“Early season mature bucks will not tolerate being bumped,” he said. “They’ll either leave the area or go nocturnal and if you’re lucky to see them again it will probably be during the rut.”
Jones stresses the need for low pressure scouting.
“You can’t just go stomping around the woods in September and expect to be successful in October,” he said. “You have to put a lot of forethought into what you’re doing and formulate a plan.”
For Jones, that plan involves the use of cellular trail cameras setup on pinch points and trails between bedding and feeding areas.
“Don’t take any shortcuts,” he said. “Make sure your trail camera has new batteries so you don’t have to go back and put new ones in. If you have to go into the area, make sure the wind isn’t blowing your scent into where deer may be bedding.”
Jones also believes that afternoons are much better than mornings for early season.
“It’s almost like late season, when deer are focused primarily on food sources, meaning while some deer will feed early, more of them will be feeding in the afternoons,” he said.
He suggests that if you want to hunt mornings, be sure you pick a spot that you can enter almost silently.
Finally, Jones warned to make sure your stand is quiet.
“Do some offseason maintenance and make sure you don’t have anything that squeaks or makes noise,” he said.
For south Louisiana native and longtime Primos Hunting crew member Troy Ruiz, the older methods are often times best for early season.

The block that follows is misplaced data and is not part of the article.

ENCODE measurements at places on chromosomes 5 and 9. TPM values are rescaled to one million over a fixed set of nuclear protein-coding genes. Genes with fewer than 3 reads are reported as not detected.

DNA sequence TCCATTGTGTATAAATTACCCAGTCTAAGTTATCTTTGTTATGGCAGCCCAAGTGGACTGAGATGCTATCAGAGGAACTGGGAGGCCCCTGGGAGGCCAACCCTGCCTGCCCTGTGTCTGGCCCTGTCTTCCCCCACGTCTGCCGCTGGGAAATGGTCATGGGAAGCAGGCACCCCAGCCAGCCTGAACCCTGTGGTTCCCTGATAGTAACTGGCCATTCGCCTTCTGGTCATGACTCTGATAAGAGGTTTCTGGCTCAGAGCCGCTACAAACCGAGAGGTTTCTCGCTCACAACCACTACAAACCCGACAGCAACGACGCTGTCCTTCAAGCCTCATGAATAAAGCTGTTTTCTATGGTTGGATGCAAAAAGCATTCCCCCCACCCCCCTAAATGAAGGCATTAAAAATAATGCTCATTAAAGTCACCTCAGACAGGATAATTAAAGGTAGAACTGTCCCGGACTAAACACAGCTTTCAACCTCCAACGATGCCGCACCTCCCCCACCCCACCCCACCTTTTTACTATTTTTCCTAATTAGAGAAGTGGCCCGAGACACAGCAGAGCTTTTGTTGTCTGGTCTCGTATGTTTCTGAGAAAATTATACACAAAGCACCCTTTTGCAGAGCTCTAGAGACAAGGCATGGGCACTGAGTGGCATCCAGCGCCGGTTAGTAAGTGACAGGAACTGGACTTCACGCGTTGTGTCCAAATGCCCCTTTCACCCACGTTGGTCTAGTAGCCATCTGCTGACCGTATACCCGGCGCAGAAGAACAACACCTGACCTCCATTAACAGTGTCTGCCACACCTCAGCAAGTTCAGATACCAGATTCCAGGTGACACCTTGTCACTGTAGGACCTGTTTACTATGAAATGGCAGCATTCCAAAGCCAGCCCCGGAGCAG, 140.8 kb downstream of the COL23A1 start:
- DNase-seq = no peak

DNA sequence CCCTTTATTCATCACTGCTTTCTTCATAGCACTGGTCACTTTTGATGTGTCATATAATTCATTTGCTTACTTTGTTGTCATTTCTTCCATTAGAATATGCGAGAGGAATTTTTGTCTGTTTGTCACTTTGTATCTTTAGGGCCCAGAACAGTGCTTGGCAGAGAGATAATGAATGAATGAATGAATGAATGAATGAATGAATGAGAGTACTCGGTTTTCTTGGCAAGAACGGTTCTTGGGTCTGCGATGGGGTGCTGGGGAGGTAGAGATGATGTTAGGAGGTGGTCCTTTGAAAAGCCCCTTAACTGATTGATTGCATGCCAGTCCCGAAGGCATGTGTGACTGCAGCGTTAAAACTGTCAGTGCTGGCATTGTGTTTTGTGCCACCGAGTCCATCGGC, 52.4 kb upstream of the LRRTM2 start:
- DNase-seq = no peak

“Early season is one of those times when some solid scouting for natural food sources can actually tilt the odds of killing a mature buck in your favor,” he said.
Ruiz recommends looking for pokeweed, sumac, muscadine, honeysuckle, persimmon and honey locust.
“Deer don’t live off food plots,” he said. “Likewise, they also don’t feed exclusively on corn. Deer are browsers, which means they want to move while they feed. Natural food sources offer them the best opportunity to do this.”
When asked what his favorite early season food source to hunt would be, Ruiz quickly stated white oaks.
“If you can find a white oak dropping, you can forget about everything else, you’ve found the mecca,” he said. “Over the years I’ve seen countless numbers of deer walk through and past all other food sources to reach a white oak that’s dropping acorns. It’s really impressive to see and it gives you a real idea of just how powerful of an attractant it is.”
He went on to add that part of his early season scouting revolves around simply walking and listening late in the evenings.
“On still and quiet afternoons, I can often listen and hear acorns falling in the woods,” he said.
Finally, if you can, be patient and wait for a front that may cause temperatures to drop. While just being in the woods is always fun, waiting for the conditions to get right will often make the trip much more enjoyable and successful. Watch the wind and never hunt a stand when the wind isn’t right, regardless of what scent elimination system you may be using. By not doing so you’ll risk doing more harm than good.